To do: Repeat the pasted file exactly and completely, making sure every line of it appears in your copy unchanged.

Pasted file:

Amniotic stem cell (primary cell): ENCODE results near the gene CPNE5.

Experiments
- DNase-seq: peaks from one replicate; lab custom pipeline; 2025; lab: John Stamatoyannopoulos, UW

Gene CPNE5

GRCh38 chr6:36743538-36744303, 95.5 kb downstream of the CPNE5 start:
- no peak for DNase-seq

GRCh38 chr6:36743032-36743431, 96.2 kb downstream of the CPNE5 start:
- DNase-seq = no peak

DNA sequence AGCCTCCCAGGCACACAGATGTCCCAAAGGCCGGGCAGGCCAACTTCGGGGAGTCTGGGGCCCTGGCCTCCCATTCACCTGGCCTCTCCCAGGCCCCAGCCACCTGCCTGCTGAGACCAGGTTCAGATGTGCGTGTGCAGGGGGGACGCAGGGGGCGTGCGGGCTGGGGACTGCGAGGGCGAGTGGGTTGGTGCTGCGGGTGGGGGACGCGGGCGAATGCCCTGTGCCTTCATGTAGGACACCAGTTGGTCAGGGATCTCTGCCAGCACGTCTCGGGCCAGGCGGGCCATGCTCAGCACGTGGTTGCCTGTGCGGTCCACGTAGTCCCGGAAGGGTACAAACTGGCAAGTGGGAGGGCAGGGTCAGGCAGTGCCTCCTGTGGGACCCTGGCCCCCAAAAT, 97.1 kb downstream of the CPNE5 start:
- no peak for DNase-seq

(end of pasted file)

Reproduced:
Amniotic stem cell (primary cell): ENCODE results near the gene CPNE5.

Experiments
- DNase-seq: peaks from one replicate; lab custom pipeline; 2025; lab: John Stamatoyannopoulos, UW

Gene CPNE5

GRCh38 chr6:36743538-36744303, 95.5 kb downstream of the CPNE5 start:
- no peak for DNase-seq

GRCh38 chr6:36743032-36743431, 96.2 kb downstream of the CPNE5 start:
- DNase-seq = no peak

DNA sequence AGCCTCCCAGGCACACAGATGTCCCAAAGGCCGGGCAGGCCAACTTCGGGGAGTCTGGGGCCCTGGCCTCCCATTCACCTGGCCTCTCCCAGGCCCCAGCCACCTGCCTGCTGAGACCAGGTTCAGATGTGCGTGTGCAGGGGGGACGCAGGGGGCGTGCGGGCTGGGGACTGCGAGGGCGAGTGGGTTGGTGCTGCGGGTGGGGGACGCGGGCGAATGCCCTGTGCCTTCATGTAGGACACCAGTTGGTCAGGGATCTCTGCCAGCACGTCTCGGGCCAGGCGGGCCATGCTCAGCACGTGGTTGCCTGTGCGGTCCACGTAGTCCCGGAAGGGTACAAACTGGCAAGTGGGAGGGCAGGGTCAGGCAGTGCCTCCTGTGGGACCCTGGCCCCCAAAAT, 97.1 kb downstream of the CPNE5 start:
- no peak for DNase-seq